At least five upstream oil and gas companies are ramping up activity in Kenya, as the country becomes a focal exploration point in a dash for the commodities.
Camac Energy, Simba Energy, Swala Energy, FAR Ltd and ERHC released operational updates on Tuesday and Wednesday for onshore and offshore blocks countrywide in which they have interests.
Kenya has four principal exploration basins - Lamu, Anza, Mandera and Tertiary Rift - where the oil and gas blocks are located. Increased exploration comes on the back of discoveries of hydrocarbon deposits in the country.
Africa Oil and Tullow Oil Plc have recently made significant discoveries in South Lokichar Basin, while in Mandera basin, the Tarbaj-1 well and nearby oil seeps in the south of Block 1 have already confirmed presence of hydrocarbons.
Camac, which has interest on Blocks L1B and L16 onshore and L27 and L28 offshore in the Lamu Basin, said it has submitted tender requests for the blocks to drilling companies active in the region and expects final bids early May.
"Work is focused on drilling two exploration wells in 2015/2016: one in Block L1B, and one in Block L16. Current activities onshore Block L1B are targeting net unrisked prospective resources of 900 MMBO (million barrels of oil) from five leads," it said on Tuesday.
For its offshore blocks, "evaluations are being directed towards drilling one exploration well in either Block L27 or Block L28 in 2016/2017."
Australian explorer, FAR Ltd, which has a 24 per cent interest in the onshore part of Block L6 in Lamu Basin and 60 per cent interest in the offshore part of the same block, said it is currently progressing a farm-out initiative for drilling an offshore well.
"The recent Sunbird-1 discovery well drilled by the BG Group in the nearby Kenya Block 10A targeted a Miocene reef structure. The Miocene reef play extends along the coast of Kenya and through both of FAR's offshore blocks, L6 and L9," it said.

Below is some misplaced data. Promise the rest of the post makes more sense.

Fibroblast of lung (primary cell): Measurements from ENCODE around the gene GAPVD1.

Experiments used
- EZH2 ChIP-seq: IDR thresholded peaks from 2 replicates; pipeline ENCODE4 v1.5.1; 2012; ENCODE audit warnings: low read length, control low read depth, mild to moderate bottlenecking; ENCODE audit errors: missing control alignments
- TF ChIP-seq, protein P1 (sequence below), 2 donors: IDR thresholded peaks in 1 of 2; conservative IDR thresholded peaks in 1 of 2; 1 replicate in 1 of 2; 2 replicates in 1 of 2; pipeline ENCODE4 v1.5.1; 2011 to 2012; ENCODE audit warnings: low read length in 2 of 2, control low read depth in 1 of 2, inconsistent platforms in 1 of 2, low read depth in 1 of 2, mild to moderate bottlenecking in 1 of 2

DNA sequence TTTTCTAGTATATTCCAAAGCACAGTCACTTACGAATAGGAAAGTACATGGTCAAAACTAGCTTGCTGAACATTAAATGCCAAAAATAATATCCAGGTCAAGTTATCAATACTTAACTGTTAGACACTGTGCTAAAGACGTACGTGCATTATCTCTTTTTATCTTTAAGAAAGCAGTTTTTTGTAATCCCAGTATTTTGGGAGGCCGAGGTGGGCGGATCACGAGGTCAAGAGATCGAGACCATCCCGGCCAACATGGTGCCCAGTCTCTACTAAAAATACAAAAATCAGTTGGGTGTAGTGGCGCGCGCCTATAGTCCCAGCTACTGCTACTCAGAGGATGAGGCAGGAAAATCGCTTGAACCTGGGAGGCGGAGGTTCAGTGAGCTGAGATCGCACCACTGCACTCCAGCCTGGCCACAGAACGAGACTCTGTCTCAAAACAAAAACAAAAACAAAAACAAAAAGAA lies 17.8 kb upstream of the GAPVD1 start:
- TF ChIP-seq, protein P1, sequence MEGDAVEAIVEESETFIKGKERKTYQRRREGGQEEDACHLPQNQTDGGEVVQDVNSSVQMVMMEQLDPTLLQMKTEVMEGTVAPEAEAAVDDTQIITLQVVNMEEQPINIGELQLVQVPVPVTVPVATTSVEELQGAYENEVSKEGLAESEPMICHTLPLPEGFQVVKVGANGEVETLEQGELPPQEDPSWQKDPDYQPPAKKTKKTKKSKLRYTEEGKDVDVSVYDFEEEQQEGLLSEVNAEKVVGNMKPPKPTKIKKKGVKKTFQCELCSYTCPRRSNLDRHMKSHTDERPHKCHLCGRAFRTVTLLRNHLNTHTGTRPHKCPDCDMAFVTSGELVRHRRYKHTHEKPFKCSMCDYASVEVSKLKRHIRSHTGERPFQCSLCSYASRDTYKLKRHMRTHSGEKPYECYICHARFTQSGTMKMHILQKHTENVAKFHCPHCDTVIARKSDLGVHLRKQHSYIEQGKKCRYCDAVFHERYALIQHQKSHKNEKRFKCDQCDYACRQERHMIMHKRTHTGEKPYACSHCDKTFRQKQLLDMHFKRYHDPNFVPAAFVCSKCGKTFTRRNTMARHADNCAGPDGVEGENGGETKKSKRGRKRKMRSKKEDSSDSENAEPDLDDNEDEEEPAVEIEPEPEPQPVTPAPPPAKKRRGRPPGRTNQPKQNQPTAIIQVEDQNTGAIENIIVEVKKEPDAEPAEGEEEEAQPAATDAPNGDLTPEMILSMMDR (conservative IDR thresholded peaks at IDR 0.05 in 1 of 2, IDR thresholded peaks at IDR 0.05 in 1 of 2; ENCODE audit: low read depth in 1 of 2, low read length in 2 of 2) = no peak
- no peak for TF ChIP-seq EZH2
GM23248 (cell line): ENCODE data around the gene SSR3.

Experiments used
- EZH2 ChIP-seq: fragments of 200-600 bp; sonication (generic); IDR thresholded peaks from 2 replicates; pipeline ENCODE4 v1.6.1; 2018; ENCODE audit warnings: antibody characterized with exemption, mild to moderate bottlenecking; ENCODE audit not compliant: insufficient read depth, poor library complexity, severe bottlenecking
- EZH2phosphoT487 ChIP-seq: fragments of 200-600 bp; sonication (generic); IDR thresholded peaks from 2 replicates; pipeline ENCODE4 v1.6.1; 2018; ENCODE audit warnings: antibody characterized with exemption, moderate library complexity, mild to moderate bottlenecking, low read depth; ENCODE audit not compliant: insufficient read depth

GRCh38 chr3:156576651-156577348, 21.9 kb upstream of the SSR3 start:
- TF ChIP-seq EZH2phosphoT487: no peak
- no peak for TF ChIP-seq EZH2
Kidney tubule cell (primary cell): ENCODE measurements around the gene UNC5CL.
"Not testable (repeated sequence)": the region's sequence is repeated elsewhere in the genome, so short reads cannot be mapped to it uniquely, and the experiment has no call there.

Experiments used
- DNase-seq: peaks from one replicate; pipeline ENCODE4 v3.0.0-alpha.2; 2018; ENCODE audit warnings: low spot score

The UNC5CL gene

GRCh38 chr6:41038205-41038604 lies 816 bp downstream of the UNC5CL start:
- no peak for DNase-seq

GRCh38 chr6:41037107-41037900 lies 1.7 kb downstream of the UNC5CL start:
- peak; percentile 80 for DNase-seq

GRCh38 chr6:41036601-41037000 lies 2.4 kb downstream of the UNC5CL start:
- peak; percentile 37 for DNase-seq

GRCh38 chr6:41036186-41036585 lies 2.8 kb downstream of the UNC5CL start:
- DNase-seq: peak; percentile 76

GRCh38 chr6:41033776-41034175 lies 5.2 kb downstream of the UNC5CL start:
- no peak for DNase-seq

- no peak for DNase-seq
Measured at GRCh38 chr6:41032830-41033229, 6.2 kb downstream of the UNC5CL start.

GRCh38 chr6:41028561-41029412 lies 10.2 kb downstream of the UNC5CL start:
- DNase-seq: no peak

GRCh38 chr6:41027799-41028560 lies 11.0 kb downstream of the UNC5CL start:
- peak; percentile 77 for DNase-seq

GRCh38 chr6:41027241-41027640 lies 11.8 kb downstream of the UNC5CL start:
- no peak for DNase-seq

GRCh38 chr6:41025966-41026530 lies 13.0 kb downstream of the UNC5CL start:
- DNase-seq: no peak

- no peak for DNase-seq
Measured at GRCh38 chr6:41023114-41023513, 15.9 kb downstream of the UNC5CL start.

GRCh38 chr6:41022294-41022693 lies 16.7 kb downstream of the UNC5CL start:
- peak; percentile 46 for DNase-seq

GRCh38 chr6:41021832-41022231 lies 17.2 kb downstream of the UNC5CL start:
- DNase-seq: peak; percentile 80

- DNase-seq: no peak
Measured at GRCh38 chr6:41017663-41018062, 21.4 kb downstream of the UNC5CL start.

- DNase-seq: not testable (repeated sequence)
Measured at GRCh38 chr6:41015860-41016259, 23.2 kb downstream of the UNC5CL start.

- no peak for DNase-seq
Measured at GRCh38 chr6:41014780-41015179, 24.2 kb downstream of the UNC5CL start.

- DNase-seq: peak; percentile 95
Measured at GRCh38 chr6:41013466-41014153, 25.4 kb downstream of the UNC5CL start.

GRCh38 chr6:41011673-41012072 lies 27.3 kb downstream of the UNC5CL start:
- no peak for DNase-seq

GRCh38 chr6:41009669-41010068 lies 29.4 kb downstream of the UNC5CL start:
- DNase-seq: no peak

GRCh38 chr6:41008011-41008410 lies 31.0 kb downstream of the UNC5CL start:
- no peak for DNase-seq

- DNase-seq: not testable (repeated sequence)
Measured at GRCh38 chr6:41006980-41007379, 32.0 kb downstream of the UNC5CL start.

It expects that success on the Sunbird-1 well "will change the exploration landscape offshore Kenya".
Swala Energy, another Australian explorer which is in a joint venture with Tullow, Wednesday announced that a 2D seismic acquisition programme on Block 12B in Nyanza Basin has commenced.
It said the basin is an off-shoot of the East African Rift System where large quantities of oil have been proven in recent years by Tullow in Uganda and Kenya.
Reprocessing low quality seismic data recorded in 1989, it said, has revealed a possible Tertiary basin fill of over 3,000m, supported by Passive Seismic work the joint venture carried out last year.
"Our technical re-evaluation of the legacy seismic data is encouraging and we look forward to seeing the results of the seismic survey that has now commenced," Swala's CEO David Mestres Ridge said in a statement.
Vancouver-based Simba Energy, which has 100 per cent interest in Block 2A in Mandera Basin, on Tuesday announced it has signed an agreement with Bell Geospace to conduct a comprehensive airborne Full-Tensor Gradiometry survey on the block. The survey is to start early May and be completed within 30 days.
"It is expected that the resulting data from this FTG survey will serve to provide for a more focused and cost effective 2D seismic well location targeting programme planned for later this year," it said.
Africa Oil has already spud an exploration well at the Sala prospect in Block 9 to the northwest of Block 2A.
American company ERHC Energy on Tuesday announced the start of a 2D seismic programme covering at least 1,000 line kilometres on Block 11A in Lokichar Basin, which is being carried out by BGP Kenya.
Block 11A is located northwest of Lokichar Basin where the significant Ngamia-1, Twiga South-1, Ekales-1, Agete-1 and Etuka-1 oil discoveries were made.
ERHC holds a 35 per cent interest in the block after farming out a 55 per cent stake to CEPSA, which is now the operator.